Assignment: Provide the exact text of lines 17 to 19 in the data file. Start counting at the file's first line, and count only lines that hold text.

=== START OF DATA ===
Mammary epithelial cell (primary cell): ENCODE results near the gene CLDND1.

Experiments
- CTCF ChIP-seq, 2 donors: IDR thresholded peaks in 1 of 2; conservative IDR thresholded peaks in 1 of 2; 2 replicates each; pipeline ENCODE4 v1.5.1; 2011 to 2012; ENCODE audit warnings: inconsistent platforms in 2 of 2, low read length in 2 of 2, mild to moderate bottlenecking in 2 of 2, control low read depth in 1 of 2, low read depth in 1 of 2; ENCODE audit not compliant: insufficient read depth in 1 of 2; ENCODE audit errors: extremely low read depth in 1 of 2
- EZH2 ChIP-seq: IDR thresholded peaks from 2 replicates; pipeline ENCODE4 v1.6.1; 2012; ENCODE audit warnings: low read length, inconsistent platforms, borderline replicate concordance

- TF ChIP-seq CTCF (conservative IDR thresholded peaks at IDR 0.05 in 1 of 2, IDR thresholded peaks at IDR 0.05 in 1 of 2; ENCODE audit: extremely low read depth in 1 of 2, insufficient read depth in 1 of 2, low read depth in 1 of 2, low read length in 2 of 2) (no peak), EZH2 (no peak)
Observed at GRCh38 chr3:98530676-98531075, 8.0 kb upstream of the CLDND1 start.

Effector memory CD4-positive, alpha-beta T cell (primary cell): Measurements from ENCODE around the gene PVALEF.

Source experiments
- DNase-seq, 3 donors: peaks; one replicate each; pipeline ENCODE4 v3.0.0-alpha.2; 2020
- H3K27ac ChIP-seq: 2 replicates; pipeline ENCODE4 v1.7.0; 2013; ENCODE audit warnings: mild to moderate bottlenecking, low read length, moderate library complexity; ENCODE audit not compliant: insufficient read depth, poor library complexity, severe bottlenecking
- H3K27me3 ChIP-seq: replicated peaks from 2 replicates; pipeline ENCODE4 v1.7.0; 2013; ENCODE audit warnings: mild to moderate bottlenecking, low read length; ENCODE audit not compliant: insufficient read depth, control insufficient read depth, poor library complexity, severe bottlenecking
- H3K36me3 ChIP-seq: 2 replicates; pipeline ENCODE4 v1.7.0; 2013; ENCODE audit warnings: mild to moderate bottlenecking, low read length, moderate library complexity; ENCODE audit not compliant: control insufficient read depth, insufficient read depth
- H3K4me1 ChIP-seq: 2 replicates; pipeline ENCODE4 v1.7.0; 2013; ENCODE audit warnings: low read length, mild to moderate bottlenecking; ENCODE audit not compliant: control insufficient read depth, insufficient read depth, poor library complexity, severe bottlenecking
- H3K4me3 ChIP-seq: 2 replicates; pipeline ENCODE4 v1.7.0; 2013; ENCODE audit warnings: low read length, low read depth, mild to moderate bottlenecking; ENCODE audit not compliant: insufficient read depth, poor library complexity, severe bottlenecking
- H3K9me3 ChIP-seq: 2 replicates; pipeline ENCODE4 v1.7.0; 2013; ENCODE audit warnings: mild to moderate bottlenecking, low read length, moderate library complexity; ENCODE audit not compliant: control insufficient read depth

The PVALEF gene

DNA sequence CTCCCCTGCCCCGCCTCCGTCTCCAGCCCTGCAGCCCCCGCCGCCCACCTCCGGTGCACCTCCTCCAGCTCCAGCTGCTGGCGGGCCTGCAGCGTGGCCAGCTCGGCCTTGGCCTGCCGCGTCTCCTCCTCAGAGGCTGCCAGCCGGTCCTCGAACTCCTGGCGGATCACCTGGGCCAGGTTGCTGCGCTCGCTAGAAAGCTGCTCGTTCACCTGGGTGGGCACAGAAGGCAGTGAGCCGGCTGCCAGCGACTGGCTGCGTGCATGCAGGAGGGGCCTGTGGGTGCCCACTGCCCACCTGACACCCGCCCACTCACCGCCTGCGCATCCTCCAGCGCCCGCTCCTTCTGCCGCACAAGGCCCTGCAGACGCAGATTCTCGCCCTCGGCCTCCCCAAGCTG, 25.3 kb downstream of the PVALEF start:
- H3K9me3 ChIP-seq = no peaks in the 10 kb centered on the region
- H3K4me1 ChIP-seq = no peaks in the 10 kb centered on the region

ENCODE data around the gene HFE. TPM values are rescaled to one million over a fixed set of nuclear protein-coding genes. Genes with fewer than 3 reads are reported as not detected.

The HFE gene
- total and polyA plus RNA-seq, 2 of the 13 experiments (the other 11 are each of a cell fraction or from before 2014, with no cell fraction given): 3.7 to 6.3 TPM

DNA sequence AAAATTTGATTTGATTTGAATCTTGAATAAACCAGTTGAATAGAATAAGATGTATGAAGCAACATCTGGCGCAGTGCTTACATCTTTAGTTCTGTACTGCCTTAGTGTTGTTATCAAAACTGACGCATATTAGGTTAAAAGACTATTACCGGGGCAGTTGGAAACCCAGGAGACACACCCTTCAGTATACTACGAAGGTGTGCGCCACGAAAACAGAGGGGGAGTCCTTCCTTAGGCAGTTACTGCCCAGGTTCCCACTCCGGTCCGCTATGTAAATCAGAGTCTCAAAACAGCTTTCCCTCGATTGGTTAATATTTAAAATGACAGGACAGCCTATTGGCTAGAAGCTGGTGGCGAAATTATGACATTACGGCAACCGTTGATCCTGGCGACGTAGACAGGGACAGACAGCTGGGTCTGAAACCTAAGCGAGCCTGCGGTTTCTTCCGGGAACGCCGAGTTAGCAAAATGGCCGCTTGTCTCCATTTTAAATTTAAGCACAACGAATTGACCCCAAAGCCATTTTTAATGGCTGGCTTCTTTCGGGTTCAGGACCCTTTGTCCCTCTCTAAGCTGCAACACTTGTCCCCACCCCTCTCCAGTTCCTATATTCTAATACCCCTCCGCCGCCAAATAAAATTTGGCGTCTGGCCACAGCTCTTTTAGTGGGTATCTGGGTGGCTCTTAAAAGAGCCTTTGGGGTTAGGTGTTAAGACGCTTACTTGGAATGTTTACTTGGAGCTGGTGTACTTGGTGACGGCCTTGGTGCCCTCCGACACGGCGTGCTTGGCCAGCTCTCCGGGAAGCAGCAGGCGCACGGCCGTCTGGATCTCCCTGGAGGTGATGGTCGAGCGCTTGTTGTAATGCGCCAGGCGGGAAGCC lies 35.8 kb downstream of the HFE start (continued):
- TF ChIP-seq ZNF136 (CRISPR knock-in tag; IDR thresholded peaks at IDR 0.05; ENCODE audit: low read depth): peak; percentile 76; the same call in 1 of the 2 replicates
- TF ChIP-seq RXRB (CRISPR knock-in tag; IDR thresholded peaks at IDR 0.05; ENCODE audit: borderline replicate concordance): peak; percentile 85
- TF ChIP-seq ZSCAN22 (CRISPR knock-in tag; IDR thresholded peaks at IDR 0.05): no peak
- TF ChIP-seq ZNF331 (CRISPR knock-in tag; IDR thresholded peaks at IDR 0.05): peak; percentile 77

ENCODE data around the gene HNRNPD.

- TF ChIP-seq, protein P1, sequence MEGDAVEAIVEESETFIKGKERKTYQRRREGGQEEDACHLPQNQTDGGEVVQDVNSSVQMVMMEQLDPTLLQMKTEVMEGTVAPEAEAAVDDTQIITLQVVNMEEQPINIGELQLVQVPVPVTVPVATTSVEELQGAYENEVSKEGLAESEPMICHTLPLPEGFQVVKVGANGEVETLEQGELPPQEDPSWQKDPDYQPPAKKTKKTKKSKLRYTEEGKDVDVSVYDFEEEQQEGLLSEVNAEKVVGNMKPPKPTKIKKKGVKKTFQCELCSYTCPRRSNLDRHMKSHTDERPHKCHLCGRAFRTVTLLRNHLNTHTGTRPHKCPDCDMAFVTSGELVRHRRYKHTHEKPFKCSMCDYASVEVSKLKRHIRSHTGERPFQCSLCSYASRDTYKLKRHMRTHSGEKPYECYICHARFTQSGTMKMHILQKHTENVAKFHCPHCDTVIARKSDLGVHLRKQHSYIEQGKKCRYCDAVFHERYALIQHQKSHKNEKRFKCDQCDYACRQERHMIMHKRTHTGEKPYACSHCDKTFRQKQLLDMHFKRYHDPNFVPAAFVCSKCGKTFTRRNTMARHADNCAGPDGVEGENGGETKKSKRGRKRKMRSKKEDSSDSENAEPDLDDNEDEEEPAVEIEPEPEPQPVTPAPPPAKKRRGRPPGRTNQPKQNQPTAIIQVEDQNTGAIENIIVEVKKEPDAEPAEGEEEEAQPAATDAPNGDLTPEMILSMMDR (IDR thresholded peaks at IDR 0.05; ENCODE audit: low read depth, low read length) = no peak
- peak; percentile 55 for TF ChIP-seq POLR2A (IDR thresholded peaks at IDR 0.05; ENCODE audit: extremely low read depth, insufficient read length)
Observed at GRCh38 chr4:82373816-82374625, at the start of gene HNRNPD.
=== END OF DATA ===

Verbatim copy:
DNA sequence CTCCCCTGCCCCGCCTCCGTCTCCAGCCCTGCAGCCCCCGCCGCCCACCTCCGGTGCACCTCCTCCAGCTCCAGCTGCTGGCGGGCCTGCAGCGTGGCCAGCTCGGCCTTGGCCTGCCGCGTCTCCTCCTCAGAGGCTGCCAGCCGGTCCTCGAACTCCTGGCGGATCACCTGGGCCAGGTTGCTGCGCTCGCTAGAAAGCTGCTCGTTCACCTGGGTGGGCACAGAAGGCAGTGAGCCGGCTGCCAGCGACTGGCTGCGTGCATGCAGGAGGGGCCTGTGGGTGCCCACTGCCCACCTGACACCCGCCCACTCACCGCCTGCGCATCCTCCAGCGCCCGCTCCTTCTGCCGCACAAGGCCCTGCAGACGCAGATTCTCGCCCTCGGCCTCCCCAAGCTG, 25.3 kb downstream of the PVALEF start:
- H3K9me3 ChIP-seq = no peaks in the 10 kb centered on the region
- H3K4me1 ChIP-seq = no peaks in the 10 kb centered on the region